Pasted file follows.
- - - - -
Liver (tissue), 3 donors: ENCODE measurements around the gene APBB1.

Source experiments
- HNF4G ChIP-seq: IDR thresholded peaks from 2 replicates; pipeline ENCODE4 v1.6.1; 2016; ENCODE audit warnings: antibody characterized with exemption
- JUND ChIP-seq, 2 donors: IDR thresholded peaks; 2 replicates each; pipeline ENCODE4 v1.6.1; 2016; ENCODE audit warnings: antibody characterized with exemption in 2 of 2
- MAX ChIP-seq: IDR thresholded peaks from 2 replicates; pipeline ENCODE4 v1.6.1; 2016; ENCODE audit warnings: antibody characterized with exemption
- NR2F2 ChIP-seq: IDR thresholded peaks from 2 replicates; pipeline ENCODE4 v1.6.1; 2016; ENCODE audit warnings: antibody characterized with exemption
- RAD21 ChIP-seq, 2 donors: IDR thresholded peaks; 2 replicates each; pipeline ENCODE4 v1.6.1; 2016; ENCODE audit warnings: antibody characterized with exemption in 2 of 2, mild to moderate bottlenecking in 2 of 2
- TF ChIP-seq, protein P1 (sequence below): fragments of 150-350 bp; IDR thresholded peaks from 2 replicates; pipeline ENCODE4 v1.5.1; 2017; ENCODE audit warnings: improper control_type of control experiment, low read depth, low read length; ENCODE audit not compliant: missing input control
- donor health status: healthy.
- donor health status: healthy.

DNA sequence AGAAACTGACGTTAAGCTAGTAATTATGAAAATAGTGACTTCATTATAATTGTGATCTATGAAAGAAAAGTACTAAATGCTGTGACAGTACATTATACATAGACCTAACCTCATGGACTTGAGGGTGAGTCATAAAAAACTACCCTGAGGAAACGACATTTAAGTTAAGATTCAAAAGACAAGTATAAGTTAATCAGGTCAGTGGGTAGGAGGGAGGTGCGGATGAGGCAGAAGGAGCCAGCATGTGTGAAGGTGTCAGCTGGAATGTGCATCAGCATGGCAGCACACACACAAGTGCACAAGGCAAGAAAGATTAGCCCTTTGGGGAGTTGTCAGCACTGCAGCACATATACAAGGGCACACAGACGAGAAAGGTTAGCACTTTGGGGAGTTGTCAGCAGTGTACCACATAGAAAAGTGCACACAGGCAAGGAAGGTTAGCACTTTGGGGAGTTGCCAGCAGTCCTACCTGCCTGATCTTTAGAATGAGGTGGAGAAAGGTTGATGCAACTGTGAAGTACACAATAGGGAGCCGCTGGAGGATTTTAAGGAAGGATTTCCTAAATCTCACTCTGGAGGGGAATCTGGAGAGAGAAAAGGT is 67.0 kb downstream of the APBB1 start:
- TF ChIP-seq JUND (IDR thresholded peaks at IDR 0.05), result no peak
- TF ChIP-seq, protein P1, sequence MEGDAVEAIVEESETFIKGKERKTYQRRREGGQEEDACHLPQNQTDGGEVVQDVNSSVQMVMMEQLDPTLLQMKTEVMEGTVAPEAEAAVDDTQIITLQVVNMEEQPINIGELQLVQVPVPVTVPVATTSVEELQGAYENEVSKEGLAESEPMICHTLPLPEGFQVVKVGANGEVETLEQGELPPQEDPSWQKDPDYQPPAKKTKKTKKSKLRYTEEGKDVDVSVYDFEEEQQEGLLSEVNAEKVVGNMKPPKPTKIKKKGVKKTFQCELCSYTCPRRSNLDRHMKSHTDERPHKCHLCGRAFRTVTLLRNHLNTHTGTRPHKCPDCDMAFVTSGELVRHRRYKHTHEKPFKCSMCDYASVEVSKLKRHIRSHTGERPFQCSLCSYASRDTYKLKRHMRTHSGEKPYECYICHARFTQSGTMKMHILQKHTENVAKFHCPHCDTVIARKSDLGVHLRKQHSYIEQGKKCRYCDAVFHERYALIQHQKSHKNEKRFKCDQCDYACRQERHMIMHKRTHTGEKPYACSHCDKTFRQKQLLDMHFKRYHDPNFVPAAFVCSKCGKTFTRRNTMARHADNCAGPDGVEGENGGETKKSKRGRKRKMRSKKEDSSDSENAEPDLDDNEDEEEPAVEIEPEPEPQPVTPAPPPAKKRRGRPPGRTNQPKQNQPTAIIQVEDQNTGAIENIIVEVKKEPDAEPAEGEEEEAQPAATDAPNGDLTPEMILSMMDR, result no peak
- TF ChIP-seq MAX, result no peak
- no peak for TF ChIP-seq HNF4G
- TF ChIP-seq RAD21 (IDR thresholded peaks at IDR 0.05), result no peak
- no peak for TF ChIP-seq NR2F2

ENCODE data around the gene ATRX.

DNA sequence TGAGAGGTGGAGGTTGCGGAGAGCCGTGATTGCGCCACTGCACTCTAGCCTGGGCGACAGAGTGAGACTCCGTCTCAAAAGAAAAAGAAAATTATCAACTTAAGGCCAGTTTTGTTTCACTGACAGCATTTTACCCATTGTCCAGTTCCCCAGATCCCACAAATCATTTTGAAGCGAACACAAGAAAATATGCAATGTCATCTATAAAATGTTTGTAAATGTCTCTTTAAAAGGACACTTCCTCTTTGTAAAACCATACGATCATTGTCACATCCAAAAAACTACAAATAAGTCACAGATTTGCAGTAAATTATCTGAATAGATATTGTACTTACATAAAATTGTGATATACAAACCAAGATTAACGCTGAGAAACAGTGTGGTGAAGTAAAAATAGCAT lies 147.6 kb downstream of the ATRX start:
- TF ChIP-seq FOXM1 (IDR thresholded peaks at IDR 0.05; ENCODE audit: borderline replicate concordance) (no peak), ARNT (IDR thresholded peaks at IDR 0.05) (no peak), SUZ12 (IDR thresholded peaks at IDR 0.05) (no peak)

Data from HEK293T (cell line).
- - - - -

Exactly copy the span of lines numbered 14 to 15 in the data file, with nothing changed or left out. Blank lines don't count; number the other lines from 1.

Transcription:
- TF ChIP-seq MAX, result no peak
- no peak for TF ChIP-seq HNF4G